170 F.3d 1040
12 Fla. L. Weekly Fed. C 617
UNITED STATES of America, Plaintiff-Appellant,
Jerome WILKERSON, Defendant-Appellee.
United States Court of Appeals,
March 23, 1999.
Linda Julin McNamara, Asst. U.S. Attorney, Tamra Phipps, Chief, Appellate Div., Tampa, FL, for Plaintiff-Appellant.
Clarence William Counts, Jr., Orlando, FL, for Defendant-Appellee.
Appeal from the United States District Court for the Middle District of Florida.
Before ANDERSON and HULL, Circuit Judges, and HANCOCK*, Senior District Judge.
The district court dismissed the indictment on the ground that the government had violated the Speedy Trial Act, 18 U.S.C. § 3161(c)(1), by failing to bring him to trial within the requisite 70-day period after his initial appearance before a judicial officer. We reverse the district court because its interpretation of § 3161(c)(1) does not square with the plain language of the statute.
Wilkerson was indicted in the Middle District of Florida on February 6, 1997, on charges of possessing a firearm as a convicted felon in violation of 18 U.S.C. §§ 922(g)(1) and 924(e). At the time of the indictment, Wilkerson was in state custody on unrelated state charges in the Northern District of Florida. When he was released from state custody on October 10, 1997, Wilkerson was brought before a federal magistrate judge in the Northern District pursuant to Fed.R.Crim.P. 40. At that hearing, the magistrate ordered that Wilkerson be detained pending trial and appointed counsel; Wilkerson waived his right to a removal hearing. On October 20, 1997, Wilkerson was transported to prison in the Middle District. Through admitted inadvertence on the government's part, Wilkerson was not brought before a magistrate judge in the Middle District until December 23, 1997, on which date he was arraigned. Wilkerson moved to dismiss the indictment on January 27, 1998, arguing that the government had failed to bring him to trial within 70 days of his initial appearance on October 10, 1997, before a magistrate judge in the Northern District. The district court granted the motion and dismissed the indictment with prejudice on February 2, 1998.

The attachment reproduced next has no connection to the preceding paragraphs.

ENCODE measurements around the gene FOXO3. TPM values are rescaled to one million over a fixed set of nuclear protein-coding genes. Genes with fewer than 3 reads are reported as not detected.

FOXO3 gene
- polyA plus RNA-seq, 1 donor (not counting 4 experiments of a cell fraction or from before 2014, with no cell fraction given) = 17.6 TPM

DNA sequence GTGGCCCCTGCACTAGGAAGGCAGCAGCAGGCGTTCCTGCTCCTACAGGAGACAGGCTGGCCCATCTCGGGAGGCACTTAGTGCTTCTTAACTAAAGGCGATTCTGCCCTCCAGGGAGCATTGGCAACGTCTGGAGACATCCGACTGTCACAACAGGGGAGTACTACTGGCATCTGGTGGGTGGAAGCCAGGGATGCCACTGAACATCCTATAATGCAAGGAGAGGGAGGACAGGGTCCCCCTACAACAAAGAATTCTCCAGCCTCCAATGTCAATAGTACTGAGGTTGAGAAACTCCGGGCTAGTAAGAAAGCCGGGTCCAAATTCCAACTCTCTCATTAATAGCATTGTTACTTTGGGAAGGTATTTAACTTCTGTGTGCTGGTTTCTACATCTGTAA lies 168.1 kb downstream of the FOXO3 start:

We review the district court's interpretation of the Speedy Trial Act de novo. United States v. Schlei, 122 F.3d 944, 984 (11th Cir.1997), cert. denied, --- U.S. ----, 118 S.Ct. 1523, 140 L.Ed.2d 674 (1998). 18 U.S.C. § 3161(c)(1) provides in pertinent part:
In any case in which a plea of not guilty is entered, the trial of a defendant charged in an information or indictment with the commission of an offense shall commence within seventy days from ... the date the defendant has appeared before a judicial officer of the court in which such charge is pending....1
Further, as a sanction the Speedy Trial Act provides that "[i]f a defendant is not brought to trial within the time limit required by section 3161(c) ..., the information or indictment shall be dismissed on motion of the defendant." 18 U.S.C. § 3162(a)(2).
The outcome in this case depends on when the 70-day period commenced. If the 70-day period commenced on October 10, 1997, when Wilkerson appeared before a Northern District magistrate judge, it had run completely at the time Wilkerson filed his motion to dismiss. However, if the 70-day period commenced on December 23, 1997, the date of Wilkerson's initial appearance in the Middle District, it had not so run. The district court noted two possible triggering dates: (i) October 10, 1997, when Wilkerson first appeared in the Northern District; or (ii) the date Wilkerson should have first appeared before a judicial officer in the Middle District, which the district court said was October 24, 1997, i.e., immediately after arriving in the Middle District. Under either of these theories, the 70-day period had expired without Wilkerson having been brought to trial.